Well, to begin with, we have to listen long enough to hear what is being said. And we have to read these texts if we can to see if what they say supports the claims. So, I want to do just this with The Gospel of Judas: let’s see what it says.This post's comments are spawning an equally interesting conversation, so scan down through them.
Now, I’d like to make a suggestion: apologetically speaking, we can only do two things — compare these texts to the canonical Gospels and say “they are really different” (no one denies this). And in saying that some will be done because “really different” means “really wrong.” If you’re honest, this proves nothing: we might be dead wrong in believing those canonical Gospels as the ones that tell the truth. Saying the two approaches differ does not tell us which is right or which is more authentic or which is more likely to be first century.
So, second, what do we do? I suggest this: the only substantial argument against the alternative Gospels is a confidence that God’s Spirit directed the Church (inspired the texts and preserved the texts and led the Church to recognize the texts) to the canonical Gospels. But, along with this we can say this: the text is late, the orthodox Christians said The Gospel of Judas was nonsense, and the theology (which is clearly gnostic) is not 1st Century Jewish/Galilean. No one can dispute any of these three points.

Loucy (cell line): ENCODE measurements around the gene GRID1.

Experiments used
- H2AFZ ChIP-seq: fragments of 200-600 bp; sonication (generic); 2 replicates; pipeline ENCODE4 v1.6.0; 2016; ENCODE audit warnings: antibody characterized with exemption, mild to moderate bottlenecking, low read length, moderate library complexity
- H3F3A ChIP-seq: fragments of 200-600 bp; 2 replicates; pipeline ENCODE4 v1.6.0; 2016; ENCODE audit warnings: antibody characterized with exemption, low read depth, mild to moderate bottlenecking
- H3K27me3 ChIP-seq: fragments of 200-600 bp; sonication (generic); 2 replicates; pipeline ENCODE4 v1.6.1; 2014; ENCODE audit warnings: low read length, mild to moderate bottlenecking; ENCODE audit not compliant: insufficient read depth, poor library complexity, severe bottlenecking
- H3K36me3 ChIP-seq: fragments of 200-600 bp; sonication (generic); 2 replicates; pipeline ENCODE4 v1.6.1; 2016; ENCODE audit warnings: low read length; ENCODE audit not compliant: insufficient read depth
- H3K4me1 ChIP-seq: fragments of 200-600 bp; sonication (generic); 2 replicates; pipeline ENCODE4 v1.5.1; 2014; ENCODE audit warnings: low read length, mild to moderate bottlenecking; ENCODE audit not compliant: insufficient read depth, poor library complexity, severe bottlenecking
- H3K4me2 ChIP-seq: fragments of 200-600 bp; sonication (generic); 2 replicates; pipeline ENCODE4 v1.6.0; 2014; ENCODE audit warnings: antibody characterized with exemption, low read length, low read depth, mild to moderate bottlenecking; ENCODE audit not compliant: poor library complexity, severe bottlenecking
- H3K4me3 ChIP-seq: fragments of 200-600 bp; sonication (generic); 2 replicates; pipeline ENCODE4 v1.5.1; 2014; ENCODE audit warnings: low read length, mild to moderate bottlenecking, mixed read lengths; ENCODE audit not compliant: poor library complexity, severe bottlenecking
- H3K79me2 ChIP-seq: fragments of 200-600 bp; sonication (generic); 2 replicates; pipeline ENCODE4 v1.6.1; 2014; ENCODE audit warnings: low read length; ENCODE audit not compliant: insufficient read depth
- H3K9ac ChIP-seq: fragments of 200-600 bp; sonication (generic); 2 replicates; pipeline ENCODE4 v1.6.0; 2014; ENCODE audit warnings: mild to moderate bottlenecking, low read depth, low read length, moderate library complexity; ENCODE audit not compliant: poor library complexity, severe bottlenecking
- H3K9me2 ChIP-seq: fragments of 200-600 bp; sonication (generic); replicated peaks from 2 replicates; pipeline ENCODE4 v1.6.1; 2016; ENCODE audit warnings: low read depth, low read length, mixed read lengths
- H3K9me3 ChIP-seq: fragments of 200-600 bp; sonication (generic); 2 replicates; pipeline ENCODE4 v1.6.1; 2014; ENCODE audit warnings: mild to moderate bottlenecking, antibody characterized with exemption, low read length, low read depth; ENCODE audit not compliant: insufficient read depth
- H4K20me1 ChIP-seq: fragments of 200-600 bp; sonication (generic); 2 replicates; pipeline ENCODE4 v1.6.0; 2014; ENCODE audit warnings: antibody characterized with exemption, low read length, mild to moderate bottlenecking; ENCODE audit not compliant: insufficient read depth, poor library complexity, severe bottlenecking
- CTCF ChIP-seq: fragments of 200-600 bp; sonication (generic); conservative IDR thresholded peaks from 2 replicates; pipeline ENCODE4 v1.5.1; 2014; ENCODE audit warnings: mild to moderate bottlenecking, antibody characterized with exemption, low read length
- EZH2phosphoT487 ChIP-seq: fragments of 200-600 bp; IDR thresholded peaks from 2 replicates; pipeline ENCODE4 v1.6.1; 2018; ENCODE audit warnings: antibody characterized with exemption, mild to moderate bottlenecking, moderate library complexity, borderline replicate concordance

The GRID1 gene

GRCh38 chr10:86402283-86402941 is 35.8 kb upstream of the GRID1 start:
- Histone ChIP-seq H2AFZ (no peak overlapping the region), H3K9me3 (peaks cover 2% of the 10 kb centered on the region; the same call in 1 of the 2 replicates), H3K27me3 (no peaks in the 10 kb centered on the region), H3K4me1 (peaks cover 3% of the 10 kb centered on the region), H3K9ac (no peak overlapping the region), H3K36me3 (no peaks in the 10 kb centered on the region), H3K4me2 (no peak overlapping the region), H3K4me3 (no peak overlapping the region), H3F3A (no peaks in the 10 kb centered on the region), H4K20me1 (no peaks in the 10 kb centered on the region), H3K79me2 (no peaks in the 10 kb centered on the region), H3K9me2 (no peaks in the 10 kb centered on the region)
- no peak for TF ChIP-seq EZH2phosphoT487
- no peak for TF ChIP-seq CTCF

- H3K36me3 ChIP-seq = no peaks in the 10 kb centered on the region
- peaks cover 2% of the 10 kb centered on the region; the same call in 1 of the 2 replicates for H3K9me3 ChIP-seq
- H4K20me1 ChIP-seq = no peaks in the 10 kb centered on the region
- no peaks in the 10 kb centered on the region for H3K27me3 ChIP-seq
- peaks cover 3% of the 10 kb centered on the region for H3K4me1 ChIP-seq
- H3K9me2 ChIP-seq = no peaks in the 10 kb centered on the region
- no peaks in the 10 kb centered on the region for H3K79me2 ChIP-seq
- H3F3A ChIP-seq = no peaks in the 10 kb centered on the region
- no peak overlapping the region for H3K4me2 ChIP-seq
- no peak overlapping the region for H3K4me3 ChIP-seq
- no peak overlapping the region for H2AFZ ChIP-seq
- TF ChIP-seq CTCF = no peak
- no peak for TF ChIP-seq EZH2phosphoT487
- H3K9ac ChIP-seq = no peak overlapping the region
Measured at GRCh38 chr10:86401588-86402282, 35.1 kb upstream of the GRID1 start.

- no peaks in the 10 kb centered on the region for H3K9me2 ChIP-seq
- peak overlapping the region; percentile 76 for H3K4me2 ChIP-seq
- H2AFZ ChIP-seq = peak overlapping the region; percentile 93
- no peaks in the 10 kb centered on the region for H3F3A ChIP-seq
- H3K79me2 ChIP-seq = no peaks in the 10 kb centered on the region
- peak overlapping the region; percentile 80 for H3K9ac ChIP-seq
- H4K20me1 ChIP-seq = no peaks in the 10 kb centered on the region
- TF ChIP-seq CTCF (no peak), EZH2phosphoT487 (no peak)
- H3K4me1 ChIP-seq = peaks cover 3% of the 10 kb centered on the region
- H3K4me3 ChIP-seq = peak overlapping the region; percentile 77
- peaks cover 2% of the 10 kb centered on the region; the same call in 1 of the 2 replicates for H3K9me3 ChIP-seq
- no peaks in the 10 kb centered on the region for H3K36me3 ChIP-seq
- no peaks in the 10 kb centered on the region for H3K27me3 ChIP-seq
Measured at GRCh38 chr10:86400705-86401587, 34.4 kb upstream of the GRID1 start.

What I really like about this line of examination is that it’s getting back to why we believe what we believe in the first place. That's why I'm also all for the hoopla surrounding the Da Vinci Code. I’m with Mark Roberts on this one: any debate on issues raised by texts like these are wonderful opportunities—not only to engage in dialogue with others about Jesus but also to get to know more about why we believe what we do.
For more information on Judas, see National Geographic's article. For previous posts on the topic on this blog, go here and here and here.)
(Image: Public Domain)